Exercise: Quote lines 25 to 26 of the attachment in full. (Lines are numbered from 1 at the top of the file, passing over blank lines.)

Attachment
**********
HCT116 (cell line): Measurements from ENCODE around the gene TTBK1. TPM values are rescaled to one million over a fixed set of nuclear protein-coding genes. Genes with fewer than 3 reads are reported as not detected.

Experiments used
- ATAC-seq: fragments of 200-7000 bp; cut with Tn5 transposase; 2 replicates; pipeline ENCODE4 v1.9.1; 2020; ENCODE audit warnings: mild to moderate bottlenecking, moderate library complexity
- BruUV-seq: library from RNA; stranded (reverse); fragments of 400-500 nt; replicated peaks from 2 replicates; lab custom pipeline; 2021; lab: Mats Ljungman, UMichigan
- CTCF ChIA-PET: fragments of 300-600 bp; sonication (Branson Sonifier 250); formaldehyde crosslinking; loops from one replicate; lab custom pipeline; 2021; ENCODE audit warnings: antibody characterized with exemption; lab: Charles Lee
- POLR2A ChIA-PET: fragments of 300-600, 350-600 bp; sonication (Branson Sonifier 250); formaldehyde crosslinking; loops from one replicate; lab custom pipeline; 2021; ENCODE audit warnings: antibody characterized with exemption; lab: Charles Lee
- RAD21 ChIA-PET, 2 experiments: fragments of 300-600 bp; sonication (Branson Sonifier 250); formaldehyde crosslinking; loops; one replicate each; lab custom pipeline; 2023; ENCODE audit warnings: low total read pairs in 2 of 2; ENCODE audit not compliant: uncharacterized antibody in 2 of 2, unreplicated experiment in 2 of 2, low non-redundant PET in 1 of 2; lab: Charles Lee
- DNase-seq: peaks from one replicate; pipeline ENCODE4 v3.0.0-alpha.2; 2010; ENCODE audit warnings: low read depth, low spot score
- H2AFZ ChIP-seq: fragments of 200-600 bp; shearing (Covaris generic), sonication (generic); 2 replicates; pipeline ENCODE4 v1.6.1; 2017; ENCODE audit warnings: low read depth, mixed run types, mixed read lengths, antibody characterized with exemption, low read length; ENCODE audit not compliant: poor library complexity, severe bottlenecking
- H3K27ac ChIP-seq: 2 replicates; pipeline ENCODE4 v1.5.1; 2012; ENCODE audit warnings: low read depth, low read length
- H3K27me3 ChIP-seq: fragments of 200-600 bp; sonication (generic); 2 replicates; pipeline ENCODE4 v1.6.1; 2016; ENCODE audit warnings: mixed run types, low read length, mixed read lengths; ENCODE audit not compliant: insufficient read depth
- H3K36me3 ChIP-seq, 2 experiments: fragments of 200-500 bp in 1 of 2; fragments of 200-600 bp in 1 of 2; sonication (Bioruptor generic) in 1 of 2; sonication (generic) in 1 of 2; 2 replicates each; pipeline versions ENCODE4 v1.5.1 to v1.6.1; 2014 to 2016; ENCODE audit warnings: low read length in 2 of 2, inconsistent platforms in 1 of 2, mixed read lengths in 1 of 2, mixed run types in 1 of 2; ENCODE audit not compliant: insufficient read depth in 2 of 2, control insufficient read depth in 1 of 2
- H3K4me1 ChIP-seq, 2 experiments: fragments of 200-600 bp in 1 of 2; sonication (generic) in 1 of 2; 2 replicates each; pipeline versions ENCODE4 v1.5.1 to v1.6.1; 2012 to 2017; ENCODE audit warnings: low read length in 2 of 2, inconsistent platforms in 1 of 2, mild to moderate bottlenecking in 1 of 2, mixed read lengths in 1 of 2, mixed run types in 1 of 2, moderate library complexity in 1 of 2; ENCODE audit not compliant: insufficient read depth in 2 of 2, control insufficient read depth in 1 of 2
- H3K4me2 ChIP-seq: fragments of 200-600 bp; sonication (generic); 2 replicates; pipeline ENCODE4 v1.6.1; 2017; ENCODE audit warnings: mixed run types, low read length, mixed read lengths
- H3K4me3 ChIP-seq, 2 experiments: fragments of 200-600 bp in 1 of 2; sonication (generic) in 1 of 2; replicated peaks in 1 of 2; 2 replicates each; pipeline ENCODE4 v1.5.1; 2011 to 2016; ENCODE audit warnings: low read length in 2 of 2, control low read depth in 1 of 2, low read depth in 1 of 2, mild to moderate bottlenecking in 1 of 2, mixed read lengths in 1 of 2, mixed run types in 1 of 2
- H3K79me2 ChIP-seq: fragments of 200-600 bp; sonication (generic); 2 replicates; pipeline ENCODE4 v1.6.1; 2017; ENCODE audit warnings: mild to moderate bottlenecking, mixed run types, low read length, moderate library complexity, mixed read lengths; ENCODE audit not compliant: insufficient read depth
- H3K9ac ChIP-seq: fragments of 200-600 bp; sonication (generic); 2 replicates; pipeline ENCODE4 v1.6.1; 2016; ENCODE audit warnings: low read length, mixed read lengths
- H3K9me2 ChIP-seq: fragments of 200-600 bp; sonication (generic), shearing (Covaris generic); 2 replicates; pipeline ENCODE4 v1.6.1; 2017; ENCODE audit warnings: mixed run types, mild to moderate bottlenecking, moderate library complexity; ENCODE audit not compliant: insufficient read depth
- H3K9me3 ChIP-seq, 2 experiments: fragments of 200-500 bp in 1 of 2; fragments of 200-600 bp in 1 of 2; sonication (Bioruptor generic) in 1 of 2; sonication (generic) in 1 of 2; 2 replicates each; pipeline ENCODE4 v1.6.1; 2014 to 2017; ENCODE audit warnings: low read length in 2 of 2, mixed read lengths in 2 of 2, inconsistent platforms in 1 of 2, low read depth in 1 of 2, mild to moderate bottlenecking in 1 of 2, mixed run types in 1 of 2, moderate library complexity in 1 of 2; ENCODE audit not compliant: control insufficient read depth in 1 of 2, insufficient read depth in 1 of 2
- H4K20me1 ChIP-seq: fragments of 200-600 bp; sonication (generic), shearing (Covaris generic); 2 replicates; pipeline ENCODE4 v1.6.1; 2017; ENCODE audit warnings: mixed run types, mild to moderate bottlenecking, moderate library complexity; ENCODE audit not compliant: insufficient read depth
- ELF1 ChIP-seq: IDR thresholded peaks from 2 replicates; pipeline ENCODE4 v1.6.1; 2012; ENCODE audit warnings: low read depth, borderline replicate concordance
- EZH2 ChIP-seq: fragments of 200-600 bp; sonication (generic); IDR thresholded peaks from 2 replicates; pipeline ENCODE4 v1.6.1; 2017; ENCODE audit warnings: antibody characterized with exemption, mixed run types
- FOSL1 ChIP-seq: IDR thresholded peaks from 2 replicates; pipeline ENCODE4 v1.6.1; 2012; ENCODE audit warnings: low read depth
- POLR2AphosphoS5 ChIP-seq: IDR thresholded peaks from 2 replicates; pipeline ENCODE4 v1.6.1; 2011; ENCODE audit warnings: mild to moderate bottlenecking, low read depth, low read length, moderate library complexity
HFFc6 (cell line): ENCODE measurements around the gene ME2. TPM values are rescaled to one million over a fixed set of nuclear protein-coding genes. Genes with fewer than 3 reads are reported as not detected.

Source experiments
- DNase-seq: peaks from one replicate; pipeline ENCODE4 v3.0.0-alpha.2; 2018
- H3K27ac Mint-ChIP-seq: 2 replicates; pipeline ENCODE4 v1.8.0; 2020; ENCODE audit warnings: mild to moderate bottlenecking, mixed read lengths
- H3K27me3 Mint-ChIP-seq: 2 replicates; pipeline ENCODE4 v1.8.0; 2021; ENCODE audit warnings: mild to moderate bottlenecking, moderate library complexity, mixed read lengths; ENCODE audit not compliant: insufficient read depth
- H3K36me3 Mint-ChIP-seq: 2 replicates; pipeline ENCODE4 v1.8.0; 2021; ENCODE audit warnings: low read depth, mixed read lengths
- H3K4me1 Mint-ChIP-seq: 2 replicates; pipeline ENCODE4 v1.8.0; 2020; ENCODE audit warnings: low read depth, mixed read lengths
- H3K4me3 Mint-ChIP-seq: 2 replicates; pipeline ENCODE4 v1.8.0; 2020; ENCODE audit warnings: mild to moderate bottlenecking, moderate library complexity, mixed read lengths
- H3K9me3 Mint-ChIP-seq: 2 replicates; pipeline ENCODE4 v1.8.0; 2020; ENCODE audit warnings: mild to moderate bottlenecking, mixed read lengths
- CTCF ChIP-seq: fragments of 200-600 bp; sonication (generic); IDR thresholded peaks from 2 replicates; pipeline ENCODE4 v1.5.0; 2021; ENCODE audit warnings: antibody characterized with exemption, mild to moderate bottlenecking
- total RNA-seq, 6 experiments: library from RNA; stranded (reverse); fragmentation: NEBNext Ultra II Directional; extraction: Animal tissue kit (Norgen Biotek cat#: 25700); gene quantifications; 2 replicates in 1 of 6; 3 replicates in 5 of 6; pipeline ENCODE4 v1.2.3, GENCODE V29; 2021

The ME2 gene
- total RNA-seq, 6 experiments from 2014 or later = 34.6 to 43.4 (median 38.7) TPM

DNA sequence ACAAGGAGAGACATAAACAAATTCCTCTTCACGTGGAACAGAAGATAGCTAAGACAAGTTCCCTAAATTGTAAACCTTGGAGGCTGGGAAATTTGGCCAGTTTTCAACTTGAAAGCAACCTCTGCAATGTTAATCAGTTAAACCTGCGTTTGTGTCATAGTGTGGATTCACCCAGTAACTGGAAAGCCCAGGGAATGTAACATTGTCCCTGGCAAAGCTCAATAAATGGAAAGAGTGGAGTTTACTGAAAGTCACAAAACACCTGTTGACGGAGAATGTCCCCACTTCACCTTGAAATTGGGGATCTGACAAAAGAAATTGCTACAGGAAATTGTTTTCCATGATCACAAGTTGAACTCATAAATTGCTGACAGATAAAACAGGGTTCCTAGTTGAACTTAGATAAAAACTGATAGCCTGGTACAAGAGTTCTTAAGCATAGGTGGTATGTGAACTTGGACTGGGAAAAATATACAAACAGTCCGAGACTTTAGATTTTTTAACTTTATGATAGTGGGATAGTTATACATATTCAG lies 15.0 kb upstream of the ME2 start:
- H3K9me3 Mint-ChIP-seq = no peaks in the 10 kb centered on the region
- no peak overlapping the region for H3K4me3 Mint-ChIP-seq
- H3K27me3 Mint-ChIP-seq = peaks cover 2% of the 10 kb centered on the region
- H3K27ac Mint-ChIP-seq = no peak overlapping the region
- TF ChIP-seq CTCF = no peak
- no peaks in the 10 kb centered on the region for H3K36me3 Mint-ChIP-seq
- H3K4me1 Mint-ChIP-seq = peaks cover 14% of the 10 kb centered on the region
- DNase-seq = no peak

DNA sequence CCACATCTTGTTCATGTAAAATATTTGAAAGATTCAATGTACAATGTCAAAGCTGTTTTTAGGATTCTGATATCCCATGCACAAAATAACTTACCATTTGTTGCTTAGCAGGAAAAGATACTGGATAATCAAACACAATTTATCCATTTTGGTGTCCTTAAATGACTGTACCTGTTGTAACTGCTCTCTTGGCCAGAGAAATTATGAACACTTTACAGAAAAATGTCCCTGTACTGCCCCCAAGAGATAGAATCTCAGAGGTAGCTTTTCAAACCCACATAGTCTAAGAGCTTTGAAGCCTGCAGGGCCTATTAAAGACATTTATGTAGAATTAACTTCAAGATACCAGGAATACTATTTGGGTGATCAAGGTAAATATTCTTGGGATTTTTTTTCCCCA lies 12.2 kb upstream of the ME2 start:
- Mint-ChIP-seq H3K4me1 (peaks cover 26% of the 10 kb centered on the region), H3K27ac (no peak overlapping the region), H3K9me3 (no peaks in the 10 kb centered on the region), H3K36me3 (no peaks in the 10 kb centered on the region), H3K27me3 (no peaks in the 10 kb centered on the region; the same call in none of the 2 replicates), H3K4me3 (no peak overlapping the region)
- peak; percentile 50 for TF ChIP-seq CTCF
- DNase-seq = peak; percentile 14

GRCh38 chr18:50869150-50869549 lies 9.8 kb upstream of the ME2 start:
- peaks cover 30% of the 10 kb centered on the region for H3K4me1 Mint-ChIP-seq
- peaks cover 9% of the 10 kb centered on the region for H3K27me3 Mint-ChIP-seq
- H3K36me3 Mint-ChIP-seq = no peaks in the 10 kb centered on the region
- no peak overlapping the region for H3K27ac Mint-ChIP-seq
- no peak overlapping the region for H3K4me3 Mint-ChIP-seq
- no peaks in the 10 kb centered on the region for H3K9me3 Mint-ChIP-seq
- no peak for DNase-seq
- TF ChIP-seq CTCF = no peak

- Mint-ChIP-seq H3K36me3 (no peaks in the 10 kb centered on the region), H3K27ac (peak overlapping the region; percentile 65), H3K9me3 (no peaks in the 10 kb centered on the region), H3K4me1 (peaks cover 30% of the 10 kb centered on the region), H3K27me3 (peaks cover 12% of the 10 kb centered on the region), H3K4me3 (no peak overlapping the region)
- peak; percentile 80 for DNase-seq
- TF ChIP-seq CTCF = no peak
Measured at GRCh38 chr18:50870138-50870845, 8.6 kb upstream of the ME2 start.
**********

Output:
HFFc6 (cell line): ENCODE measurements around the gene ME2. TPM values are rescaled to one million over a fixed set of nuclear protein-coding genes. Genes with fewer than 3 reads are reported as not detected.

Source experiments